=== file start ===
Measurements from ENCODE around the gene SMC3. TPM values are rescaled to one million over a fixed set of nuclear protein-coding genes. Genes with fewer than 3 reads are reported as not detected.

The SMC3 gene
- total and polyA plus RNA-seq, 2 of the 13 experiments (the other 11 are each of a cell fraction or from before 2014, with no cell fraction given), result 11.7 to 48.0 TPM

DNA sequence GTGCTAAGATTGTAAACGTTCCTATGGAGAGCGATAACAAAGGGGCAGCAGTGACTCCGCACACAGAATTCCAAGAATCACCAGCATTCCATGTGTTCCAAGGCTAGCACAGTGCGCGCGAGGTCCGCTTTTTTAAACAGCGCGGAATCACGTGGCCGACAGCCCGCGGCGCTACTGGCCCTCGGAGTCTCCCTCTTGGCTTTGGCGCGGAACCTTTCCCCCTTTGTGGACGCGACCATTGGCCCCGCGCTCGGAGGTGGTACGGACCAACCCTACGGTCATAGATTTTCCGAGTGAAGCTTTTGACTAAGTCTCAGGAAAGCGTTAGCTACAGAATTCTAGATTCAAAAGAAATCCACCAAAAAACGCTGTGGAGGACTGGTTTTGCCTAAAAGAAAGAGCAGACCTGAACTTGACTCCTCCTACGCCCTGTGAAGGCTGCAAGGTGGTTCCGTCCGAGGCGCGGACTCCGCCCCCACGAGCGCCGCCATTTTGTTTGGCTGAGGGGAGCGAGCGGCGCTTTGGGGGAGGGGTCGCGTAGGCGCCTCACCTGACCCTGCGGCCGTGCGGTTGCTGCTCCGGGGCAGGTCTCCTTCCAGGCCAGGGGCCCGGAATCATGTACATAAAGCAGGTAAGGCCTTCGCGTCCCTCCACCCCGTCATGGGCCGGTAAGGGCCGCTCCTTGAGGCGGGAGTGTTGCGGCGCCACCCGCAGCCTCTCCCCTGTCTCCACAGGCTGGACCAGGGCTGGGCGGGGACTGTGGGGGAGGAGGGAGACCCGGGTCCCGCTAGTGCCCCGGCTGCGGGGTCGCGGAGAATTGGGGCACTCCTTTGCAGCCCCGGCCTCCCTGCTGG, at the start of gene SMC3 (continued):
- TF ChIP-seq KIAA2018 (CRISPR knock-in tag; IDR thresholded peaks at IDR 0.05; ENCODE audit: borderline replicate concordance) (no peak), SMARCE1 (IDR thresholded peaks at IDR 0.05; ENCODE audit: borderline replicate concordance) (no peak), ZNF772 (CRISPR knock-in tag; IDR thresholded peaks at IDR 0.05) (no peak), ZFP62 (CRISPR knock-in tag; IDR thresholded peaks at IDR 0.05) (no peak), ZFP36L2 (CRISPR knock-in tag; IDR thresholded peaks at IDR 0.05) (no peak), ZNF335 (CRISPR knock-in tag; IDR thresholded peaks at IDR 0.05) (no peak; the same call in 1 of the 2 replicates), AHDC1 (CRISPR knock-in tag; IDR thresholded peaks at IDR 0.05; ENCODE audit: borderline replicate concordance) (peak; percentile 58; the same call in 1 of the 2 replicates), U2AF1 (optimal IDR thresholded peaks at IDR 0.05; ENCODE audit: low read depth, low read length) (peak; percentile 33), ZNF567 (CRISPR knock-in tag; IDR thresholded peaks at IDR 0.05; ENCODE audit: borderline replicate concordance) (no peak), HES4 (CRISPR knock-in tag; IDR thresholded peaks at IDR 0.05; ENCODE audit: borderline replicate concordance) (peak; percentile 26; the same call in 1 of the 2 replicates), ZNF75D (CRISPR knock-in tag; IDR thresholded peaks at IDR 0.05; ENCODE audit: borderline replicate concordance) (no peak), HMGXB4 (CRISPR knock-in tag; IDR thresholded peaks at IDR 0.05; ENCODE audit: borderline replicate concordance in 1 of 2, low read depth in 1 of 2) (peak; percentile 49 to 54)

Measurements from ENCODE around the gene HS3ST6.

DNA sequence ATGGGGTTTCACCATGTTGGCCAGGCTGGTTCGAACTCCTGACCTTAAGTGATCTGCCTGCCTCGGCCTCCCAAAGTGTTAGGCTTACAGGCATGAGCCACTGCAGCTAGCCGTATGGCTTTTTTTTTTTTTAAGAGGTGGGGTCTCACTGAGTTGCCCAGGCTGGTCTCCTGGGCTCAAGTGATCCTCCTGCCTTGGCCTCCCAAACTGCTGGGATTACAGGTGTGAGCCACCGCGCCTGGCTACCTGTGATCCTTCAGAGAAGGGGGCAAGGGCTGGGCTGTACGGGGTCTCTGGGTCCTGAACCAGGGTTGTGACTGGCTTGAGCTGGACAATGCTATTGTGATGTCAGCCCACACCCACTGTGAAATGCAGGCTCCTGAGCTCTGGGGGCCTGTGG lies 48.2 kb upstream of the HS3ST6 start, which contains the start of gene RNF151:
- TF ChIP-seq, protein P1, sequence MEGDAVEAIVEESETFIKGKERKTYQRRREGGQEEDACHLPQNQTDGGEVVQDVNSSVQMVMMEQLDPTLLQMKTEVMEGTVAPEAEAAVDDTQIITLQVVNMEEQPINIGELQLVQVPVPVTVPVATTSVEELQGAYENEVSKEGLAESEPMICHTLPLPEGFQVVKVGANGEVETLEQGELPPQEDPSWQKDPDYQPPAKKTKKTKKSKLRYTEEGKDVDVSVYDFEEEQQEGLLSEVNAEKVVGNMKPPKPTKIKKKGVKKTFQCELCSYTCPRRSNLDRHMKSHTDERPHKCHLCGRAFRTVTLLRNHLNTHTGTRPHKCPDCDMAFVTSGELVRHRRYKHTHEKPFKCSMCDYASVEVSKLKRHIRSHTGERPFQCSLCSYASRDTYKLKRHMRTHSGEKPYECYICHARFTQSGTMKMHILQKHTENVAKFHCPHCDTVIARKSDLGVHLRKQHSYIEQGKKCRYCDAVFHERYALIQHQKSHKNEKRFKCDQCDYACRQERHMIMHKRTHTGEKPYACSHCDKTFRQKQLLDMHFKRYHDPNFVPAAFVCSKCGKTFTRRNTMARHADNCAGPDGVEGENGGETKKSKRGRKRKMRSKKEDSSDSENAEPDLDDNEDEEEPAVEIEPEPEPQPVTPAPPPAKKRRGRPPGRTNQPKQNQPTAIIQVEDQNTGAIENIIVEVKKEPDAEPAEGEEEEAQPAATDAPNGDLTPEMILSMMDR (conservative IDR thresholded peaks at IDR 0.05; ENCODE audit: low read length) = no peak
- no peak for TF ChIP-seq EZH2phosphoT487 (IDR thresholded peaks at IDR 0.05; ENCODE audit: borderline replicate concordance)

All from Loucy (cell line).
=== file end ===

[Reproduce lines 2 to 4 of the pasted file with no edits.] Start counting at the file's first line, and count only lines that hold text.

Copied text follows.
The SMC3 gene
- total and polyA plus RNA-seq, 2 of the 13 experiments (the other 11 are each of a cell fraction or from before 2014, with no cell fraction given), result 11.7 to 48.0 TPM

DNA sequence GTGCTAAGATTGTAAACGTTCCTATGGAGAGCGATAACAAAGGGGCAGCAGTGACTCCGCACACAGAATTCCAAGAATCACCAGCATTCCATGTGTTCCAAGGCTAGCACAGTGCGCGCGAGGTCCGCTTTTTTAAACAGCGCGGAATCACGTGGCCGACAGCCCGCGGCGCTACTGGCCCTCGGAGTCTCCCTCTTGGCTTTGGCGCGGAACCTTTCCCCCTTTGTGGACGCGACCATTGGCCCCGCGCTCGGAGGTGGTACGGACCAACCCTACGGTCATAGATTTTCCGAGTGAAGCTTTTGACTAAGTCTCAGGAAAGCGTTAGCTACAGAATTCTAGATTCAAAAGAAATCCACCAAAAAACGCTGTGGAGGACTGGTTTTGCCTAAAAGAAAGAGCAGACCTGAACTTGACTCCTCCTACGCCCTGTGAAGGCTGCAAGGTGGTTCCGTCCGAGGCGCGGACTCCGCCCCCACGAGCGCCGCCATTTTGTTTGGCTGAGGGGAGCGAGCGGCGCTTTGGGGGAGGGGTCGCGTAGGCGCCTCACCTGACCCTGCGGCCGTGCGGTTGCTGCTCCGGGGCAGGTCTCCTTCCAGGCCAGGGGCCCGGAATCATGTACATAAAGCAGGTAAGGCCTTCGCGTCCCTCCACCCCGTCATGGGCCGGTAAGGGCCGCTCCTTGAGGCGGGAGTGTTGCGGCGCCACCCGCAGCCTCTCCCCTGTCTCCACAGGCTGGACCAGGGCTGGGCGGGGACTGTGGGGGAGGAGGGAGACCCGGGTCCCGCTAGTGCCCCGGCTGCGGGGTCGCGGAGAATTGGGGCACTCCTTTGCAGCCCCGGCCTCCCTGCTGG, at the start of gene SMC3 (continued):